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Facebook tackles surveillance concerns

News, 15 March 2017
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SAN FRANCISCO: Facebook has announced that it is updating its data protection policy to ban developers from using data taken from the social network for surveillance purposes.

The initiative, which was announced in a blog post by Rob Sherman, Facebook's Deputy Chief Privacy Officer, will also extend to Instagram, its mobile photo-sharing app.

"Today we are adding language to our Facebook and Instagram platform policies to more clearly explain that developers cannot 'use data obtained from us to provide tools that are used for surveillance'," Sherman wrote.

He added that Facebook's aim is to make its policy explicit and that "over the past several months we have taken enforcement action against developers who created and marketed tools meant for surveillance, in violation of our existing policies".

It comes a few months after the American Civil Liberties Union of California (ACLU) revealed that Geofeedia, a developer of social media monitoring software, had used data from Facebook, Instagram and Twitter to help police monitor protests in the US.

"Because Geofeedia obtained this access to Twitter, Facebook and Instagram as a developer, it could access a flow of data that would otherwise require an individual to 'scrape' user data off of the services in an automated fashion that is prohibited by the terms of service," the ACLU report warned last October.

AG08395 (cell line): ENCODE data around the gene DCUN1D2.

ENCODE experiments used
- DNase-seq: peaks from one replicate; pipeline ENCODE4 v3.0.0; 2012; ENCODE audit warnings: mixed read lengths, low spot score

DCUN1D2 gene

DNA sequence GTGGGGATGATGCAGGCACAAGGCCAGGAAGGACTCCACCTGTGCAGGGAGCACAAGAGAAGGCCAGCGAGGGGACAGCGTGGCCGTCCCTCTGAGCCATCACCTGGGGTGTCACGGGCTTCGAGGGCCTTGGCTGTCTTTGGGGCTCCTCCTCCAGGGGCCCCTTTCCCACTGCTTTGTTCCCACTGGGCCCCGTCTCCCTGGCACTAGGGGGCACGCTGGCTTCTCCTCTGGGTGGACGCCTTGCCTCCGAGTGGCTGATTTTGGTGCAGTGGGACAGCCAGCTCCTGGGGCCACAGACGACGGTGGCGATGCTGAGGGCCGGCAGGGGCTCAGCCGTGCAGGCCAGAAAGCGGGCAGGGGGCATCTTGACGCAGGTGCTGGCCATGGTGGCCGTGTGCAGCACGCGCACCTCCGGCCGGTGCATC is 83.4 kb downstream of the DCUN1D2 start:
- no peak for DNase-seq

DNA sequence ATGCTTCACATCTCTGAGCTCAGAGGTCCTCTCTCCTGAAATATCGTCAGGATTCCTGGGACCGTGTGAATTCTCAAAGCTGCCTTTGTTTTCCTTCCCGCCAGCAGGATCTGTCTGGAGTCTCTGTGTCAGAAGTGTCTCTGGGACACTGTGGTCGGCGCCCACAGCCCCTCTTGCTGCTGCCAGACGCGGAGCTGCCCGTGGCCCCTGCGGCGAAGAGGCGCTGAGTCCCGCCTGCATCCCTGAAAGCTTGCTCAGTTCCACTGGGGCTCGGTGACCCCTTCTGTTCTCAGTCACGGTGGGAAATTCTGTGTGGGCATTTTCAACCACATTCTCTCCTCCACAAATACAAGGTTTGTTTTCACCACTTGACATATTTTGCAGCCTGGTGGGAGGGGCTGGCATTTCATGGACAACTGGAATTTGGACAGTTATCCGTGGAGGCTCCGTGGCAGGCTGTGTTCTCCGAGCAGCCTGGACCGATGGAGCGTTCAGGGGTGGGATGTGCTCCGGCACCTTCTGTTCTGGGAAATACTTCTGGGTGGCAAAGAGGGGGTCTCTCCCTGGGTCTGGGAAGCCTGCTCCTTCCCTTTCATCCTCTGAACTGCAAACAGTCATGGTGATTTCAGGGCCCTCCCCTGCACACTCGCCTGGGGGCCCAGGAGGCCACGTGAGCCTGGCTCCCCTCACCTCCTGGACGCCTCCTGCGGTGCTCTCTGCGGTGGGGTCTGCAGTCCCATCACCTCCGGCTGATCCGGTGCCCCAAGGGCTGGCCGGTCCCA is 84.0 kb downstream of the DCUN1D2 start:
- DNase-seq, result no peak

"With this special access, Geofeedia could quickly access public user content and make it available to the 500 law enforcement and public safety clients claimed by the company," it added.

Rob Sherman thanked the ACLU for working with Facebook over the past few months to help draft its latest update and he also expressed gratitude to other civil liberties groups, such as Color of Change and the Center for Media Justice. At the same time, he called on other companies to take positive steps too.

Data sourced from Facebook, ACLU; additional content by Warc staff

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